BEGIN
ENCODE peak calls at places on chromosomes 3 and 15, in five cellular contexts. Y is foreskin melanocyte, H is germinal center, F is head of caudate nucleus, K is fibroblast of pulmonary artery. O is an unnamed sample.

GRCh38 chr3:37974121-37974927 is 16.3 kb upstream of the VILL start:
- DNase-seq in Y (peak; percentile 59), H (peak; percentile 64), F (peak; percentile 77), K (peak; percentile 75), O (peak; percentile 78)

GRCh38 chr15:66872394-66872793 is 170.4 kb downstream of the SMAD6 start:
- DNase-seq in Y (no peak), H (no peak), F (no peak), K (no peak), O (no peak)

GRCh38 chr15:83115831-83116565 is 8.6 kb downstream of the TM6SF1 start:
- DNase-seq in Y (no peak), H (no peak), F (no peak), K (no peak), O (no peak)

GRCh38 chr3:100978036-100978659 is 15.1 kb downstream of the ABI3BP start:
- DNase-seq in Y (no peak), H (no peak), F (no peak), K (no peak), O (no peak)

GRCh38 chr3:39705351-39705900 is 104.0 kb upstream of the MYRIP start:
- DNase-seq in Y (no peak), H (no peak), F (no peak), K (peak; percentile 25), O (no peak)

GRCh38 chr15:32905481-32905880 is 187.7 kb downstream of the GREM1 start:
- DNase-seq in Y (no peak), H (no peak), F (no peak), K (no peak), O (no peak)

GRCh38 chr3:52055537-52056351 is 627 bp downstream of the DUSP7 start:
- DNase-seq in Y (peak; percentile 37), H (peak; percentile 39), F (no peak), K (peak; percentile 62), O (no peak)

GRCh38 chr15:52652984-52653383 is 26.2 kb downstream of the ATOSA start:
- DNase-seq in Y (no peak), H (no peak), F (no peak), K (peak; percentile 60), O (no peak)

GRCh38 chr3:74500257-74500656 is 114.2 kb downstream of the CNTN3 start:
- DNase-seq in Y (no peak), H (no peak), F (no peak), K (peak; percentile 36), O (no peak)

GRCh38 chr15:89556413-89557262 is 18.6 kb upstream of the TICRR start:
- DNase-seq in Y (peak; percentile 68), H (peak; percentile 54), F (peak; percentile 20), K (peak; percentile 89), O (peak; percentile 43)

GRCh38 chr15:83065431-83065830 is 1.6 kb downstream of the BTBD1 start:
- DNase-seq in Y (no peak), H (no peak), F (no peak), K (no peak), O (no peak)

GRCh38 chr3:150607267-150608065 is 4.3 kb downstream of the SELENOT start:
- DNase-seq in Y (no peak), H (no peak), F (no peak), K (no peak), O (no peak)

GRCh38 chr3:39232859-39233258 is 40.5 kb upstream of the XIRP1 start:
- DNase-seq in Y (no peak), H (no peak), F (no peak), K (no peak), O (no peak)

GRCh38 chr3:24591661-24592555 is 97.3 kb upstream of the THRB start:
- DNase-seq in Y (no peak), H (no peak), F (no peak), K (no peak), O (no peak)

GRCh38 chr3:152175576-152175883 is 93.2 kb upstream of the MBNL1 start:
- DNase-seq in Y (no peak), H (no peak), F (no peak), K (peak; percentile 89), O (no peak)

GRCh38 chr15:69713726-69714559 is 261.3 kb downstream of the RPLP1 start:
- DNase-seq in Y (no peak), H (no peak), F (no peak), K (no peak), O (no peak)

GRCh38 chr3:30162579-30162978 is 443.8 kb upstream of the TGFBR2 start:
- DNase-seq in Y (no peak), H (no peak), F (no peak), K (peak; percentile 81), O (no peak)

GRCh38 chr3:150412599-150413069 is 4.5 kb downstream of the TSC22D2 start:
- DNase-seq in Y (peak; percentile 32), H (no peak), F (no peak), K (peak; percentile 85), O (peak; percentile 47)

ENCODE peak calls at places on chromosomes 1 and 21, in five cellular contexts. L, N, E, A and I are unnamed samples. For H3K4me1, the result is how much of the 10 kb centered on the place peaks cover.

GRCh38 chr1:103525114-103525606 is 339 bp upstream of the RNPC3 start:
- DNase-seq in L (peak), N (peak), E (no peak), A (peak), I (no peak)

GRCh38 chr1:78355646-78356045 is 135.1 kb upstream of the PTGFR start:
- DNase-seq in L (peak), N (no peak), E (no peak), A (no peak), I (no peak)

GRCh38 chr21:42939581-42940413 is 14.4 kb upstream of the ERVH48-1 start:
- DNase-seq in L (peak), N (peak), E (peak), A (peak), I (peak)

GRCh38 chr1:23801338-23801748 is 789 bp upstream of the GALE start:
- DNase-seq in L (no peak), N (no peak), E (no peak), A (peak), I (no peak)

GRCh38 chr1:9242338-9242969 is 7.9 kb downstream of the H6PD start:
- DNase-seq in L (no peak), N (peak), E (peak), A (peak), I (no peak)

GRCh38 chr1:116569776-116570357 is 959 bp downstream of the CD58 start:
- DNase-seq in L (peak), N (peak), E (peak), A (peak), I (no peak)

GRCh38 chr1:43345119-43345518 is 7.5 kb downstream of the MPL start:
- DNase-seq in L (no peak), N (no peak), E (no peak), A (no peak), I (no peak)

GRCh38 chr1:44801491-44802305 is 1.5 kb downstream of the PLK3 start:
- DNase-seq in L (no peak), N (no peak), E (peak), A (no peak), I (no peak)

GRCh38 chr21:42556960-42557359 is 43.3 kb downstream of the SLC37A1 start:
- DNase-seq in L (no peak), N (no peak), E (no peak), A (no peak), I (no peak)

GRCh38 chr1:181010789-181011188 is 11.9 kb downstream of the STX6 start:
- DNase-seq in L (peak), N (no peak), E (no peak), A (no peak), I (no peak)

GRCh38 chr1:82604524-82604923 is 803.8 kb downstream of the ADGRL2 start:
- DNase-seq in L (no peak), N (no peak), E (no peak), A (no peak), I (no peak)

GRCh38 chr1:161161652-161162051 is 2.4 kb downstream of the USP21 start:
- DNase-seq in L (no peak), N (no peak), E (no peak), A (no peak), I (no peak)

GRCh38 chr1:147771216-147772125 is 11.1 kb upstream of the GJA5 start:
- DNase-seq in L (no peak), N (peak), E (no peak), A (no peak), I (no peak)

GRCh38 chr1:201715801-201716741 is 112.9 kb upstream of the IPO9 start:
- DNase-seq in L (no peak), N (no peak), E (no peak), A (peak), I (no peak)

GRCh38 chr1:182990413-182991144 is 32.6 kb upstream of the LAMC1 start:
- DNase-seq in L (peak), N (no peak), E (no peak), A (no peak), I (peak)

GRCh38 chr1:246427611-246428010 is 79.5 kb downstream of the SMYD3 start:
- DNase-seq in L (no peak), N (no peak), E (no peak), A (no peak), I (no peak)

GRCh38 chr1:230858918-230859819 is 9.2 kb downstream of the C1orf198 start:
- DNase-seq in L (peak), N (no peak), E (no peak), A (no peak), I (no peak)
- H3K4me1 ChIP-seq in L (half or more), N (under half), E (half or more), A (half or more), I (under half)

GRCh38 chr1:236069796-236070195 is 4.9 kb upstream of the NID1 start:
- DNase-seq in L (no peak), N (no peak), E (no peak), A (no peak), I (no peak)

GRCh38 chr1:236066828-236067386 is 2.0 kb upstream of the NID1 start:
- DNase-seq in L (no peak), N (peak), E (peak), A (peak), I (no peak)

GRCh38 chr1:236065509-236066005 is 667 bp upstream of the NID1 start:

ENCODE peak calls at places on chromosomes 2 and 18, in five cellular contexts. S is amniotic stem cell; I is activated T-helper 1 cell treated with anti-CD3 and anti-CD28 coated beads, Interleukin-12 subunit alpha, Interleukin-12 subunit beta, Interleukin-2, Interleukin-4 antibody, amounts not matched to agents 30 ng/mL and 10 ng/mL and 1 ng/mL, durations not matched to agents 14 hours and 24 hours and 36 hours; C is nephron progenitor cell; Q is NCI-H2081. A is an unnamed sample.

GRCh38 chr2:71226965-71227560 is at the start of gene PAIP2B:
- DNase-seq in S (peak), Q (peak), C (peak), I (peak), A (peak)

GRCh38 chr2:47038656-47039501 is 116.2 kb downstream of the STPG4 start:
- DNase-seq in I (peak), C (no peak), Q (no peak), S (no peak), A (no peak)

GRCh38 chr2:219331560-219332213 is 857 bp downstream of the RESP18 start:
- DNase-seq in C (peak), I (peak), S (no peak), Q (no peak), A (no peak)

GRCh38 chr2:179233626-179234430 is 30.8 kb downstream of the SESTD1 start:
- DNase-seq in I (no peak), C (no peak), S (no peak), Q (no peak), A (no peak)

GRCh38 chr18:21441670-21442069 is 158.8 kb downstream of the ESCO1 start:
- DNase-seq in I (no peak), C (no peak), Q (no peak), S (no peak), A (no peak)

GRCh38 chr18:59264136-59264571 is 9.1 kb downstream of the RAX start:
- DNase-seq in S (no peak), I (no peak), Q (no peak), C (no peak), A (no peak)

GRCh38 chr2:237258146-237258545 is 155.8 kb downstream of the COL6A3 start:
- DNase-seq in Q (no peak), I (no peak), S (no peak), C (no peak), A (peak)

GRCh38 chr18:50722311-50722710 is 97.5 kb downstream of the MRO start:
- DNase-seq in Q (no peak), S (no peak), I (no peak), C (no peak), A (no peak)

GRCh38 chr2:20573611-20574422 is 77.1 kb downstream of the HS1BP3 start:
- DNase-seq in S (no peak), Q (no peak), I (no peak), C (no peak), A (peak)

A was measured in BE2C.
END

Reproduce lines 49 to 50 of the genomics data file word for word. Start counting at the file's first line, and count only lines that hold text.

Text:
GRCh38 chr1:116569776-116570357 is 959 bp downstream of the CD58 start:
- DNase-seq in L (peak), N (peak), E (peak), A (peak), I (no peak)